The latest work from New York-based Lithuanian composer Žibuoklė Martinaitytė is a gorgeous, slowly-building suite that invites listeners to lose track of time. The tracks range from a minute to a quarter hour, but the transitions are virtually invisible: segues between scenes. When the journey is over, one is stunned to realize that seventy minutes have passed.
The FortVio piano trio is listed prominently in the press release, but cello, violin and electronics also play a part, and a light choir surfaces early on “Blue.” At this point the project tilts a bit in the direction of dark ambience, although to quote a previous reviewer, “haunting” is a better word. The music implies drifting in space, while the cathedral reflected on the cover (also in blue) draws comparison to the band raison d’être. Three degrees of separation (edifice to water to paper to eye) demonstrate the composer’s theme. By using words such as “fleeting, ephemeral, transient” and titling a track “Shadows of Memories,” Martinaitytė hammers the point home. The chimes of “Ephemeral” connect past to present, and invite listeners to dig.
The melodic themes of “Longings in Perpetual Motion” gel in “Serenity Diptychs,” the strings more direct, like thoughts coming into focus. The violin seems to reach higher, physically and spiritually. Suddenly in the seventh minute, the thrill of major keys, tumbling into frantic piano and an extreme sense of agitation. The cello descends into darkness just before the choir reappears, like Orpheus in the mouth of hell. During this extended sequence, the project pivots and bleeds something deeper ~ not just texture, but trajectory.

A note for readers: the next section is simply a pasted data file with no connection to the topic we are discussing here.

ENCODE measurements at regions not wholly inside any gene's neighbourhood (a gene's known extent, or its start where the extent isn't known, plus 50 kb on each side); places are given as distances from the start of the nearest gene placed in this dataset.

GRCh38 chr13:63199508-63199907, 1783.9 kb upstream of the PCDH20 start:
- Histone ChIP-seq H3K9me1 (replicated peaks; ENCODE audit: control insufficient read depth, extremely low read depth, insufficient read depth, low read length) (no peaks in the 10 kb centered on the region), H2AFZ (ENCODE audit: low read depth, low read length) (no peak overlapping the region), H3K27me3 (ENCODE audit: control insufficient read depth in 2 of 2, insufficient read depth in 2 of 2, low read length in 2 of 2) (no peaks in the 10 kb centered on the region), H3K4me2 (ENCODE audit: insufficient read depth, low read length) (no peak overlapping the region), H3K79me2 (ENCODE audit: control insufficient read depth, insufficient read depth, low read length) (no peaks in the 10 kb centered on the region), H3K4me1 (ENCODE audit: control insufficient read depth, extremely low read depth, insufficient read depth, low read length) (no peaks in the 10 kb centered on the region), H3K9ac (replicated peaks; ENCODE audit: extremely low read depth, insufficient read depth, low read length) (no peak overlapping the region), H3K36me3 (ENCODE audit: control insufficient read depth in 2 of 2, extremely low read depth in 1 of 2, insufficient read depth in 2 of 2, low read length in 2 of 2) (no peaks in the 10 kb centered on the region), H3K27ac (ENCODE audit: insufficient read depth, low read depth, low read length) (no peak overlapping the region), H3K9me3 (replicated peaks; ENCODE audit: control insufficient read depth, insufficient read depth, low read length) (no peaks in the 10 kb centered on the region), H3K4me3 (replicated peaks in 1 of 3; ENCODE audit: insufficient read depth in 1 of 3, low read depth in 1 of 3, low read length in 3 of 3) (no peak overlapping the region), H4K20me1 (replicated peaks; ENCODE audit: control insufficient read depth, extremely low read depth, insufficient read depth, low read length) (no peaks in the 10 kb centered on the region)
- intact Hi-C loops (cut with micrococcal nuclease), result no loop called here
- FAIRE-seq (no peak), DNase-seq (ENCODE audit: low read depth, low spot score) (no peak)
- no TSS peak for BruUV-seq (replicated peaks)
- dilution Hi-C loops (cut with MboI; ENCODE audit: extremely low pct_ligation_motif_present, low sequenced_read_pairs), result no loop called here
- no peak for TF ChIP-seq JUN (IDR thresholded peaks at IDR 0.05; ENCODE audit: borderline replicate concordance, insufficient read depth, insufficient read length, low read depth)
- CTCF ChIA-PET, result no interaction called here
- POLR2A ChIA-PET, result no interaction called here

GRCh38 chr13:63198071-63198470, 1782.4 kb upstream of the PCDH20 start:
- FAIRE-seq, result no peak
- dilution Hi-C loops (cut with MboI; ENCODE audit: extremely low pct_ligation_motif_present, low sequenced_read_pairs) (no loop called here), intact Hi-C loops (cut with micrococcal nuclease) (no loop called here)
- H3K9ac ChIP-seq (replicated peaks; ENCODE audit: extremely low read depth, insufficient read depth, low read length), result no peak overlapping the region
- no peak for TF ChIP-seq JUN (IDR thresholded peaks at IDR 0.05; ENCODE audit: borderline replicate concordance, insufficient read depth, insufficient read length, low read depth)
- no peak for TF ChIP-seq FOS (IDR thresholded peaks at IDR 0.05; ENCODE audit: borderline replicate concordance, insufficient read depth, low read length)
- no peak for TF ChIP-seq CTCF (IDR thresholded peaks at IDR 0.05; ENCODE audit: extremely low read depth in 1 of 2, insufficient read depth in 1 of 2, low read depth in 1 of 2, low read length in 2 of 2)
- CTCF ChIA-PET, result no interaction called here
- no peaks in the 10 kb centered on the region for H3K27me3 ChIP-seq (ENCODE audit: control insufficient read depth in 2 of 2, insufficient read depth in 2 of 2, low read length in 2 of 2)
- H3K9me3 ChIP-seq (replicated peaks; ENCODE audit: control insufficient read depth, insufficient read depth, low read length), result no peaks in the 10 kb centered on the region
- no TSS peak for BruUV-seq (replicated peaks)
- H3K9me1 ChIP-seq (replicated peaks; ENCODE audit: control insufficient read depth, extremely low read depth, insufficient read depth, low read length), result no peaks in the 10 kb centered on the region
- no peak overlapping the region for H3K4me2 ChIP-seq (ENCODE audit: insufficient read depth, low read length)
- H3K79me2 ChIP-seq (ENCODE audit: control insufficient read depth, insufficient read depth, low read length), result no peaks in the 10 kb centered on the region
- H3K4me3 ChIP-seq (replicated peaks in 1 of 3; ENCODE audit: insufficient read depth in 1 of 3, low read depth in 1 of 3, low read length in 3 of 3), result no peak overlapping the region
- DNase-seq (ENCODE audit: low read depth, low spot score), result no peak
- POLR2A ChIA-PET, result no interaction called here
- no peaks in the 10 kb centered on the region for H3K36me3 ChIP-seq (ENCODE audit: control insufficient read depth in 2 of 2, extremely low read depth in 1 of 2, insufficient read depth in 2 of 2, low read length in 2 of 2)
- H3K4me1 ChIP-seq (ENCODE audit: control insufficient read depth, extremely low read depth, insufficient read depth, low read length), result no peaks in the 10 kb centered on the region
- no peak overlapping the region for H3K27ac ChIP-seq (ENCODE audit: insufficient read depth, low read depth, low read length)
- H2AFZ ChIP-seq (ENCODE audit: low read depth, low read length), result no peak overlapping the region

All of these forces come to fruition in the penultimate piece, “Inhabited Silences.” The piano keys are struck harder than ever before, awakening the strings, which respond in a wild series of glissandos. Fragmented melodies are woven into one. The center of the piece swirls, a whirlpool of sound. One might take the title literally or see it as a reflection of a fertile mind. In the final minutes, the catchiest passages appear once more, tumbling back on themselves like folded time. A couple minutes later, the album will end, but it can be crumpled and un-crumpled, leaving mirrored reflections, tracks pressing into tracks, minutes into minutes, memories into memories. Did we recover that lost beauty? Or was the beauty in the search? (Richard Allen)